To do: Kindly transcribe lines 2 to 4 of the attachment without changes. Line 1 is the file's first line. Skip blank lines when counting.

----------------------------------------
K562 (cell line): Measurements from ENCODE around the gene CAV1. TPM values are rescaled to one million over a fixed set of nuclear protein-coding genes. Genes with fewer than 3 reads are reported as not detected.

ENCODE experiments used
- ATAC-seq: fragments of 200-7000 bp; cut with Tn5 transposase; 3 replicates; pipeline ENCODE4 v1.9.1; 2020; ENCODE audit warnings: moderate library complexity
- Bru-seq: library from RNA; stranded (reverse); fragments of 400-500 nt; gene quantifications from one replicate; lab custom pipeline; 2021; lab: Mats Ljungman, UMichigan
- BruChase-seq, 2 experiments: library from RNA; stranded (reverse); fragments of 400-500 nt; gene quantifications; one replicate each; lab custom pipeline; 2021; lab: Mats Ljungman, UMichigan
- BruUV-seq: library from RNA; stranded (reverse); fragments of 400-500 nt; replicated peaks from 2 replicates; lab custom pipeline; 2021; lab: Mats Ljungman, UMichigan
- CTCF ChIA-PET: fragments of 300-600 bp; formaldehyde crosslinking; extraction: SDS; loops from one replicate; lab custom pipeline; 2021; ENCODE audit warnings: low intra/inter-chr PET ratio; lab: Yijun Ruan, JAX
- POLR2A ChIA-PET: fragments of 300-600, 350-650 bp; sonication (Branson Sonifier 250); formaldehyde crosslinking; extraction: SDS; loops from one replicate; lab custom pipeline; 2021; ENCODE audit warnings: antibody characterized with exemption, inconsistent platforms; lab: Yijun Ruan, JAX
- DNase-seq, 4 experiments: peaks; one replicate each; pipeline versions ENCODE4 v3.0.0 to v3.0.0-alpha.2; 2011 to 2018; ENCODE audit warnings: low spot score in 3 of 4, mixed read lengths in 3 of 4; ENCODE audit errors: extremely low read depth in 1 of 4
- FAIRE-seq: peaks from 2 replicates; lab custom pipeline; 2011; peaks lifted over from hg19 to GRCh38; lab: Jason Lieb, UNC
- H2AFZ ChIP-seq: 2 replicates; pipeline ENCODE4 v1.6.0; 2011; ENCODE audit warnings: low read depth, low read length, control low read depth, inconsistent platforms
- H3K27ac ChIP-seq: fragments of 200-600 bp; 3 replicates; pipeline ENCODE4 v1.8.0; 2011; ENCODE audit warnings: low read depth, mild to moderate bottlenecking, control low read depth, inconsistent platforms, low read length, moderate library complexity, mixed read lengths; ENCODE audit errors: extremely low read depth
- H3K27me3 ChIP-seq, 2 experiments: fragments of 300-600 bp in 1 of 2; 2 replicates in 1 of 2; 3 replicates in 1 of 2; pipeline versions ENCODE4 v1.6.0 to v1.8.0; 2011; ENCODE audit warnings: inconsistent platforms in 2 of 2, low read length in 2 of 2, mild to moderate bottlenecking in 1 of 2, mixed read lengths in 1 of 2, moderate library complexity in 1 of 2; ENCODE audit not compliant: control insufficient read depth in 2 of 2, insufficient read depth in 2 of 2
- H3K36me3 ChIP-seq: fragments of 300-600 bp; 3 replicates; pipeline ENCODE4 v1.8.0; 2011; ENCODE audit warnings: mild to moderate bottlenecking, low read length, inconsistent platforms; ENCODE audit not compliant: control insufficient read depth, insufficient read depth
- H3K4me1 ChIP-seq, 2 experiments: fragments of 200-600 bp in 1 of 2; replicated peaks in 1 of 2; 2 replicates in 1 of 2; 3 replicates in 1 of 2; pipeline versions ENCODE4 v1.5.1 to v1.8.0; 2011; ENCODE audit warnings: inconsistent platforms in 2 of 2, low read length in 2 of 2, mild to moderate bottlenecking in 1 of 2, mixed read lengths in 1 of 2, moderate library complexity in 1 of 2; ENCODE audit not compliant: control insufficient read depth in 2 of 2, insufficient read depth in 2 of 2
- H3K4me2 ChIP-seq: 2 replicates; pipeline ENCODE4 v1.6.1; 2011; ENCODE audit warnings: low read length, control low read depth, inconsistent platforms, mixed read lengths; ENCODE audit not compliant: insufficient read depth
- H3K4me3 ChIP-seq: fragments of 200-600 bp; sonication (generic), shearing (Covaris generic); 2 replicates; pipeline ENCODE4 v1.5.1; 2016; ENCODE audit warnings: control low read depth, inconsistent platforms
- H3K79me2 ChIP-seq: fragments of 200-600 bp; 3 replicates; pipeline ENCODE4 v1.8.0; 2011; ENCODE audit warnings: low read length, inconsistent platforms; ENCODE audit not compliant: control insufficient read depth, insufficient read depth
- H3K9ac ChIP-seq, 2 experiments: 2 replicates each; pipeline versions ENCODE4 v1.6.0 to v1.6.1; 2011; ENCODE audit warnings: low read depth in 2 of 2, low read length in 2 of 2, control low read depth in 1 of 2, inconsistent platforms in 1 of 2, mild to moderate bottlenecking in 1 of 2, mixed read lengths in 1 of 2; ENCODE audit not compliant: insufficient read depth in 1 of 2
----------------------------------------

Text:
ENCODE experiments used
- ATAC-seq: fragments of 200-7000 bp; cut with Tn5 transposase; 3 replicates; pipeline ENCODE4 v1.9.1; 2020; ENCODE audit warnings: moderate library complexity
- Bru-seq: library from RNA; stranded (reverse); fragments of 400-500 nt; gene quantifications from one replicate; lab custom pipeline; 2021; lab: Mats Ljungman, UMichigan